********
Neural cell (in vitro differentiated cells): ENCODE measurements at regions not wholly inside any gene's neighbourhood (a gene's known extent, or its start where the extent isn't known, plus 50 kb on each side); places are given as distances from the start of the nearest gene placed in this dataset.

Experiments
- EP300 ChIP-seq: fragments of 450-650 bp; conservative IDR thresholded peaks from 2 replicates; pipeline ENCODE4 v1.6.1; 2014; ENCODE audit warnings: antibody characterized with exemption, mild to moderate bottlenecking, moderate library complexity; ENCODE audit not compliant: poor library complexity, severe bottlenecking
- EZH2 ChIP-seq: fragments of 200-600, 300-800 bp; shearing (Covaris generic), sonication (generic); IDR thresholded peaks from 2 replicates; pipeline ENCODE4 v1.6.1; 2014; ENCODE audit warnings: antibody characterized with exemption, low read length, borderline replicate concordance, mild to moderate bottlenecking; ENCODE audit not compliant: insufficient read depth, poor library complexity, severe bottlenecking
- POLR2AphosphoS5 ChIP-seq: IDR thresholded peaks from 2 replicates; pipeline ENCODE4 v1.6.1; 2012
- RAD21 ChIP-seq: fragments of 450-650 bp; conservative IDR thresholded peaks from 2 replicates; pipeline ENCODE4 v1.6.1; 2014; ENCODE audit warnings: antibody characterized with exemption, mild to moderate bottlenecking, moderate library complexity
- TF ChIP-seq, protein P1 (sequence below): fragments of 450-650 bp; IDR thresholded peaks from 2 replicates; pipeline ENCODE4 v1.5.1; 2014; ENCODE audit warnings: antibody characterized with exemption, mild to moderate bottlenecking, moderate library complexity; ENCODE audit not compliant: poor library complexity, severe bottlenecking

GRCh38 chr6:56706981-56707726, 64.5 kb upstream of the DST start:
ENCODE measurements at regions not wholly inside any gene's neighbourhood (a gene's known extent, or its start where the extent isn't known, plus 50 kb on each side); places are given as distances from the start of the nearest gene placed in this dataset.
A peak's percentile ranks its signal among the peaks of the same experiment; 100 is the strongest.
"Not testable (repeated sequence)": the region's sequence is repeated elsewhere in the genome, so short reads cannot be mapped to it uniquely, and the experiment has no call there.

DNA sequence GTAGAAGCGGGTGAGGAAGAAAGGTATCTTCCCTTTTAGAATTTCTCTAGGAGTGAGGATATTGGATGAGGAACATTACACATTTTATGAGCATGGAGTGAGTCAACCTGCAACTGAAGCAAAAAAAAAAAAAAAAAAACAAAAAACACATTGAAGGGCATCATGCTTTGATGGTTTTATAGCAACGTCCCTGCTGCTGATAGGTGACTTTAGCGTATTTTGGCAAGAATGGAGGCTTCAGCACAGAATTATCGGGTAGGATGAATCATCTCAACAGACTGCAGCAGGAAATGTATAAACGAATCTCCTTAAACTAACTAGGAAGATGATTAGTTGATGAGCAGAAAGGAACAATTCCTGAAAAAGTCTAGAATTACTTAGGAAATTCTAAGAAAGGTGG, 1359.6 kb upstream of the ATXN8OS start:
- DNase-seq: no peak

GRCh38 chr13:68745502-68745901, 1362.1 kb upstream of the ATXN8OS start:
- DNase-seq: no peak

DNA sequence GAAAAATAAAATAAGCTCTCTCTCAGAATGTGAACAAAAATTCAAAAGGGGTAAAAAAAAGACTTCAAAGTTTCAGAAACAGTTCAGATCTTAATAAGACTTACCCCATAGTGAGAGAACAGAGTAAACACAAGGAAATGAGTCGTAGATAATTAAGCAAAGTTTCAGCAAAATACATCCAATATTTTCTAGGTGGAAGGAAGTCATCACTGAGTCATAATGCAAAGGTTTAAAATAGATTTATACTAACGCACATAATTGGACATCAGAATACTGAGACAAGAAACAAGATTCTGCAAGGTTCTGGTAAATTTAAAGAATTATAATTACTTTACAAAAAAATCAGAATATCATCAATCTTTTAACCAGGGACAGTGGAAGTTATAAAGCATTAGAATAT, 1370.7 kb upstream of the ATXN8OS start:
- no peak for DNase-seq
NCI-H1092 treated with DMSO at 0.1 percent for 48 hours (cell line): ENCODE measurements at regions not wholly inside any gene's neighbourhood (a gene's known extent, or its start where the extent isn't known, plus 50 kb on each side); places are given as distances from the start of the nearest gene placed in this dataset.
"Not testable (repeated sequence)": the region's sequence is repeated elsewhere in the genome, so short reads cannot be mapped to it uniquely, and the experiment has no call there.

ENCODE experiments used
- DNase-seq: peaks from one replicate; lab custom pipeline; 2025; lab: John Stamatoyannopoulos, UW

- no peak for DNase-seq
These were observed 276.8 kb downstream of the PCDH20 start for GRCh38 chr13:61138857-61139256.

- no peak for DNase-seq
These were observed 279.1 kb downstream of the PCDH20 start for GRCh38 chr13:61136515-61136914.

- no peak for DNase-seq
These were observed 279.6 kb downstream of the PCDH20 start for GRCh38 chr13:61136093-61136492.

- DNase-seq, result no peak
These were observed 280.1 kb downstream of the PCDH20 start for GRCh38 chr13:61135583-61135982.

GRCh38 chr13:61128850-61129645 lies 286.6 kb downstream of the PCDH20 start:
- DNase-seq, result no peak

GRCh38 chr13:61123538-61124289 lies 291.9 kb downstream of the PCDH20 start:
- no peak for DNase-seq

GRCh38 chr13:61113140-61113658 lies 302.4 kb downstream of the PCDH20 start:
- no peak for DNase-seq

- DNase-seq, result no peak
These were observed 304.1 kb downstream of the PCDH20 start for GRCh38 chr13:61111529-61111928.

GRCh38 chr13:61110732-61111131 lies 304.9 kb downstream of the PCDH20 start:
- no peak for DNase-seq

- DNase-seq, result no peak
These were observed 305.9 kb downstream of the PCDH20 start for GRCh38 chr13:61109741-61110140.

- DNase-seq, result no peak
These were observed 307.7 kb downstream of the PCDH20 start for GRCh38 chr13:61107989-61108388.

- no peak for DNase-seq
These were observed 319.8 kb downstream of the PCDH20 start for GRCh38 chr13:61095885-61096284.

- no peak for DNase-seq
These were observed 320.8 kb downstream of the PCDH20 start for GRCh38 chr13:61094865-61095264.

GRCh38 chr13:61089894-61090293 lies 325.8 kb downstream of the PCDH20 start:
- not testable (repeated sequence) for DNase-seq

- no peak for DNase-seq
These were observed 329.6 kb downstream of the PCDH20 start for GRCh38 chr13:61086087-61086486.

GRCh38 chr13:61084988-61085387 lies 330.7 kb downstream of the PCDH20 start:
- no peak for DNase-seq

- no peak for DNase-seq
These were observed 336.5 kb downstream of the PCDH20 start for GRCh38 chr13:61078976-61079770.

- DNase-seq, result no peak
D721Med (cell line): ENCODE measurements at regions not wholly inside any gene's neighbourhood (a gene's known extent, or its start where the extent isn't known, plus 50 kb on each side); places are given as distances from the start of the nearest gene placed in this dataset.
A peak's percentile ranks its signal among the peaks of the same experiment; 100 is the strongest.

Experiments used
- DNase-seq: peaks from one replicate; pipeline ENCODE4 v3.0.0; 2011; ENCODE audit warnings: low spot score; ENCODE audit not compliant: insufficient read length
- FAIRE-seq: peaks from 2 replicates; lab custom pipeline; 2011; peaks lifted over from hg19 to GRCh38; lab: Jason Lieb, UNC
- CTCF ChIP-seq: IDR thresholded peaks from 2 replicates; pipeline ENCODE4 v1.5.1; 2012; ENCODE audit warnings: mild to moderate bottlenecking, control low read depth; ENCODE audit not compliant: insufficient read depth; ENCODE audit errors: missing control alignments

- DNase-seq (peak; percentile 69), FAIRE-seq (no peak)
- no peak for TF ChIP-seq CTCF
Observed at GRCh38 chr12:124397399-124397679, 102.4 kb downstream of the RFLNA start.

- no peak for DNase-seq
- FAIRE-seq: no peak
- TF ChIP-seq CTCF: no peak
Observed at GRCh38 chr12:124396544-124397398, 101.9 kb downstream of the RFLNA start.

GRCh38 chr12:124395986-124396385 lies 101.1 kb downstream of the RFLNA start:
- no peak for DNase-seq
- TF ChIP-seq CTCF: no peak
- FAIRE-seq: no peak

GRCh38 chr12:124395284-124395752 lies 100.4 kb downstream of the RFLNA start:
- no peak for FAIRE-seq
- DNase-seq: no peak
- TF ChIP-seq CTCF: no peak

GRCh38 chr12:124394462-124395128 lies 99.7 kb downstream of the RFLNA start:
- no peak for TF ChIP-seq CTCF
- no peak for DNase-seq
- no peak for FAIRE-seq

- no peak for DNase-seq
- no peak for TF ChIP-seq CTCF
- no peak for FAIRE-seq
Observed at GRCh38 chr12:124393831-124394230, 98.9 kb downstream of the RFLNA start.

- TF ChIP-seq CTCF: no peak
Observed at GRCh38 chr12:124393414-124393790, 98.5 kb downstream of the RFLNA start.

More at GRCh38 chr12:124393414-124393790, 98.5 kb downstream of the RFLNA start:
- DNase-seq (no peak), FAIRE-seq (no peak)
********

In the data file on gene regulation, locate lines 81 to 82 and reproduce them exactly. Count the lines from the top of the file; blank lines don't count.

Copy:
- no peak for FAIRE-seq

- no peak for DNase-seq